Two new guidance memos bring huge changes to USCIS and the issuance of NTAs, NOIDs, and RFEs in the future


In recent weeks, USCIS has published two extremely significant guidance memos that radically change policy for issuing certain forms: the Notice to Appear (NTA) requires a foreign national to appear before an immigration judge on a specified date, and is considered the official start of immigration proceedings; the Request For Evidence (RFE) is issued when an application or petition is missing necessary information, allowing the applicant or their attorney to provide further evidence; and the Notice Of Intent to Deny (NOID) gives the applicant on the verge of denial an opportunity to present a rebuttal for the decision.

The first memo issued is dated June 28, 2018, and instructs USCIS to begin issuing NTAs to immigration benefit applicants under the following instances:

  • Cases where fraud or misrepresentation is substantiated, or where an applicant is found to have abused a public benefit.
  • Criminal cases where an applicant is convicted, charged, or could be charged with a criminal offense. In serious cases, USCIS can inform ICE without issuing an NTA.
  • Cases in which USCIS denies Form N-400, Application for Naturalization, on good moral character grounds because of a criminal offense.
  • Cases that are denied for any reason and leave the applicant “unlawfully present” in the United States.

That final point is most important. It means that for any applicant or petitioner with No Lawful Status whose case is denied, USCIS will issue an NTA, thus initiating removal proceedings. We do not know at this time when the new policy will be implemented, but potentially it could apply to cases that have already been submitted and are in process currently.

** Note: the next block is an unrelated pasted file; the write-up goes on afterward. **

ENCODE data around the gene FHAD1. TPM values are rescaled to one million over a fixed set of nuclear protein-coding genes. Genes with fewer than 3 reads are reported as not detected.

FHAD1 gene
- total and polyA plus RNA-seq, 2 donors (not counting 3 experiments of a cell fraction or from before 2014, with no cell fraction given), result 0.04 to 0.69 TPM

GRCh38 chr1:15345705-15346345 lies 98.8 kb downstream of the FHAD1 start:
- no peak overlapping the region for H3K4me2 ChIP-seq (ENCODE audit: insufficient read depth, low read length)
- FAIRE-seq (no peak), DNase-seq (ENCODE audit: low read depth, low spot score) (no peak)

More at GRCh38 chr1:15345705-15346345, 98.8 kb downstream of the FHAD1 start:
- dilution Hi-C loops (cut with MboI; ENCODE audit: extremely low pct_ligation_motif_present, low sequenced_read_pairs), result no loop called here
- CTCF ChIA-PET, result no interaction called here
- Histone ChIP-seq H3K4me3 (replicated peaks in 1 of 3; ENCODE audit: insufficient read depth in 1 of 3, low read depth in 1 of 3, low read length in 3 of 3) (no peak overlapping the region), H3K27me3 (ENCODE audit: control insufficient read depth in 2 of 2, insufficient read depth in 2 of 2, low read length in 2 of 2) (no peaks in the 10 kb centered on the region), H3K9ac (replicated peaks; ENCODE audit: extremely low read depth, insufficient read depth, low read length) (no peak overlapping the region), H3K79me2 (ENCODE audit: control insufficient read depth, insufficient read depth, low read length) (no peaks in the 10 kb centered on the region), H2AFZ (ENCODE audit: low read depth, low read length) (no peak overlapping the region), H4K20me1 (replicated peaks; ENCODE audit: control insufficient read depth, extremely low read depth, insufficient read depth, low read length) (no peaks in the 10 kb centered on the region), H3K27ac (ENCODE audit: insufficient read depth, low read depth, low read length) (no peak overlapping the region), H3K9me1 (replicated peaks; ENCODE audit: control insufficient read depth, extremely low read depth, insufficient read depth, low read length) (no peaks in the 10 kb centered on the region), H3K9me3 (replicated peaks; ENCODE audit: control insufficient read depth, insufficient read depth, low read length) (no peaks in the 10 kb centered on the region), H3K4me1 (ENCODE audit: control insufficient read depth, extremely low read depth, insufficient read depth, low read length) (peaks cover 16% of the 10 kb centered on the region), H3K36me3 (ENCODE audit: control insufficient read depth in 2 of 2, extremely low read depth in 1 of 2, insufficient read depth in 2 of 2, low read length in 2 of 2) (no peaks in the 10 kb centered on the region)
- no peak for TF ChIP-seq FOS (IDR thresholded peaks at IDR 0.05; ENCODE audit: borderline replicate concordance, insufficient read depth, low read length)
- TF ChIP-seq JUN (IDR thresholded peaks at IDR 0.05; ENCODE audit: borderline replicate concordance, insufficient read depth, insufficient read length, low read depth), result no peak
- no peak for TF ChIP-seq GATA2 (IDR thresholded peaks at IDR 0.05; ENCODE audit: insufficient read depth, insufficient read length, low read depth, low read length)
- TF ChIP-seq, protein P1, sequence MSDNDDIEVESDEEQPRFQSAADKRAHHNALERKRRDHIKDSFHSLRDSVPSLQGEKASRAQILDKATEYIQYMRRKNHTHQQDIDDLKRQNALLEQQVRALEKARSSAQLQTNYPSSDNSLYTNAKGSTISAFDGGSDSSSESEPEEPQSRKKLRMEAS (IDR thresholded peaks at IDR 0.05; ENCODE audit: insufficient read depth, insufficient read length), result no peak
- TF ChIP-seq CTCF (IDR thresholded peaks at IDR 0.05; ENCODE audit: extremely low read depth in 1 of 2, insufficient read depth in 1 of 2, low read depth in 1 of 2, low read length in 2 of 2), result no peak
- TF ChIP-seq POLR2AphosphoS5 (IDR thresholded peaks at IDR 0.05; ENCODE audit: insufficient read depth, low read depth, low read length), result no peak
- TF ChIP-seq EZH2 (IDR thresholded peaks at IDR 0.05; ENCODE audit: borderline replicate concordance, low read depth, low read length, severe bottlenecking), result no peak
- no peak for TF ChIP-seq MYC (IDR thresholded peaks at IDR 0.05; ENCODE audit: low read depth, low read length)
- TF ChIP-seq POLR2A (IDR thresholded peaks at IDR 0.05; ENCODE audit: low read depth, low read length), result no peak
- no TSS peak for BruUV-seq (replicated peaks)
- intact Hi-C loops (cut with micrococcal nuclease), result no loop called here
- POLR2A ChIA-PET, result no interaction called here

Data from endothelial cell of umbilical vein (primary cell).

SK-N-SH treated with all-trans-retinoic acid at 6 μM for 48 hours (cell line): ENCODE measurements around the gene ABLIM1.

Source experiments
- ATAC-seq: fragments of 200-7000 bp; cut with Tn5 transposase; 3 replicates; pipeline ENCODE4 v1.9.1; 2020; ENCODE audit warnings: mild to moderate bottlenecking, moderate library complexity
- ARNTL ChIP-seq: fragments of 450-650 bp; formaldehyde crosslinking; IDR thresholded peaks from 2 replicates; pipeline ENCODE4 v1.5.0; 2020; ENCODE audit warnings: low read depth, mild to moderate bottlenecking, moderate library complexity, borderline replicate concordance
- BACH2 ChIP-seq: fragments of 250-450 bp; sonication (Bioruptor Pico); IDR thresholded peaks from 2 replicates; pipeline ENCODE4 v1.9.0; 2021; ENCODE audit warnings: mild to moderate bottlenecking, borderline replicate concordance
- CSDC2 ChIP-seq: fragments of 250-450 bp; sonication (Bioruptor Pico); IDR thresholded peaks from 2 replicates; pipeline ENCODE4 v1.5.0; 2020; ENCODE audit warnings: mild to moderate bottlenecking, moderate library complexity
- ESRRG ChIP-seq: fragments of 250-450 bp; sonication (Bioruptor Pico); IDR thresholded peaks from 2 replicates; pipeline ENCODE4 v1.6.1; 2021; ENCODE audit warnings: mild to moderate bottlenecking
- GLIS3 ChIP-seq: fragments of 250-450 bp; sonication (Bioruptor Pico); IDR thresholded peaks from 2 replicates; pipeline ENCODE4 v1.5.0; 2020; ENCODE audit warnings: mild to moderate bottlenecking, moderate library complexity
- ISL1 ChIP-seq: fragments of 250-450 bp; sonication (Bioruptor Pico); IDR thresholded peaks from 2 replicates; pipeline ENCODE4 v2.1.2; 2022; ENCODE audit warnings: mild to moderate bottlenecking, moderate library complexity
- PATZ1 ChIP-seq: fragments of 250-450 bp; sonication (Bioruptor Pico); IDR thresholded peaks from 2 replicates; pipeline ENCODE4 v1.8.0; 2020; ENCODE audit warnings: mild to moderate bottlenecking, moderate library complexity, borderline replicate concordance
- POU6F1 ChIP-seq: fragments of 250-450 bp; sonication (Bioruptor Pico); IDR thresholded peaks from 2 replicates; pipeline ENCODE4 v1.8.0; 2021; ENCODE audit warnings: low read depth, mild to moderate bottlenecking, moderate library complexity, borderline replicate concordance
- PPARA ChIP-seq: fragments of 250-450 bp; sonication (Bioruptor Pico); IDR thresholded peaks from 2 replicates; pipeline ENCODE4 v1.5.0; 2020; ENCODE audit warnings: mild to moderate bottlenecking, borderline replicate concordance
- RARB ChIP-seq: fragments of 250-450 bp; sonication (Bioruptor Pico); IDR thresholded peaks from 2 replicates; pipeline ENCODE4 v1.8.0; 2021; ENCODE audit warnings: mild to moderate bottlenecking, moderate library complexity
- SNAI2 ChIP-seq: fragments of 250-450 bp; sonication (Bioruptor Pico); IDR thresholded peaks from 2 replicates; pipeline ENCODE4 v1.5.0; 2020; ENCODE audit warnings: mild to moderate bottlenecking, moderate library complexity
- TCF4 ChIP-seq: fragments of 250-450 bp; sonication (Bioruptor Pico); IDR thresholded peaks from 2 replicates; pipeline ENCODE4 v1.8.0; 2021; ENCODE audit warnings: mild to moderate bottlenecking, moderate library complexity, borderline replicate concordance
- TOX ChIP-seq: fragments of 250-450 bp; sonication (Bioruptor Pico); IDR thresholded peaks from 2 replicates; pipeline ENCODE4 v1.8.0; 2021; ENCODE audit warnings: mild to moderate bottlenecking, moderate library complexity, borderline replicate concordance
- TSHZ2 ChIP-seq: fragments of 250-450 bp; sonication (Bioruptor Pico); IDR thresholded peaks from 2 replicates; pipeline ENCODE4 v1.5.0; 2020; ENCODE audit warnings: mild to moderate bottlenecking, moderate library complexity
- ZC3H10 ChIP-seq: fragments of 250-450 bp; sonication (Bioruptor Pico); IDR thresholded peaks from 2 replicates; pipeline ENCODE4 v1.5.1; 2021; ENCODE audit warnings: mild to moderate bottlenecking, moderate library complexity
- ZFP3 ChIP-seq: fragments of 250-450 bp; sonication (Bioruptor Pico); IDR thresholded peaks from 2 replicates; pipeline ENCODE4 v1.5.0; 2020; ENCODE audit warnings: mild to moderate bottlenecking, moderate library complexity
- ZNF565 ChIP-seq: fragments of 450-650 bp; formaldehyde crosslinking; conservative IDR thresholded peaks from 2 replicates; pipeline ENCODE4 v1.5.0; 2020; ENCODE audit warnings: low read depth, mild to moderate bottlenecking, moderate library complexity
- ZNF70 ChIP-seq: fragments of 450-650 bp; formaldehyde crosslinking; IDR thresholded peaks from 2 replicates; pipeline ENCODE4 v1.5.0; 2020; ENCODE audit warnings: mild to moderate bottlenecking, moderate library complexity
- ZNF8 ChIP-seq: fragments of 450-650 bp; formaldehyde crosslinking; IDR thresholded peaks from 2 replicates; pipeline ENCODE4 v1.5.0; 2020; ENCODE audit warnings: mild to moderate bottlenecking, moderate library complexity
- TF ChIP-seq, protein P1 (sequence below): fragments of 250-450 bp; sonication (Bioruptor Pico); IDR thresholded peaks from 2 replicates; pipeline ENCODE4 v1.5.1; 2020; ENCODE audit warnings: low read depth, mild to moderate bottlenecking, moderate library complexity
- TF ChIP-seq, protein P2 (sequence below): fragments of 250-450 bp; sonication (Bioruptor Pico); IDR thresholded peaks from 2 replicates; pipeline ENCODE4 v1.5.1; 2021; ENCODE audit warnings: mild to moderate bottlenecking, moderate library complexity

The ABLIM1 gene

The second memo, dated July 13, 2018 and which will go into effect on September 11, 2018, grants USCIS officers the discretion to deny applications, petitions, and requests without first issuing a RFE or a NOID. Traditionally these forms are issued in order to give the applicant a chance to offer further evidence or rebut a potential denial before a final decision is made, but this new discretion allows USCIS to bypass this step.

RFEs and NOIDs are integral to due process and have traditionally been uncontroversial steps in a measured process. NTAs have traditionally been the domain of ICE and other enforcement wings of DHS, and making them standard issue responses by USCIS is a major change for the agency. USCIS agents are now given wide discretion to deny applications on first pass, without first seeking explanatory information or evidence, and if that denial leaves the applicant “removable” for any of the above reasons the agent must issue an NTA.

Anastasia Tonello, President of the American Immigration Lawyers Association, argues that these changes will “erase the ‘Service’ from USCIS” and transform the agency into “yet another DHS enforcement tool.” We fear the same, but would also argue it is vital now more than ever that anyone applying for an immigration benefit should always do so with the assistance of a qualified immigration attorney.

For more on the first memo, see:

For more on the second memo, see: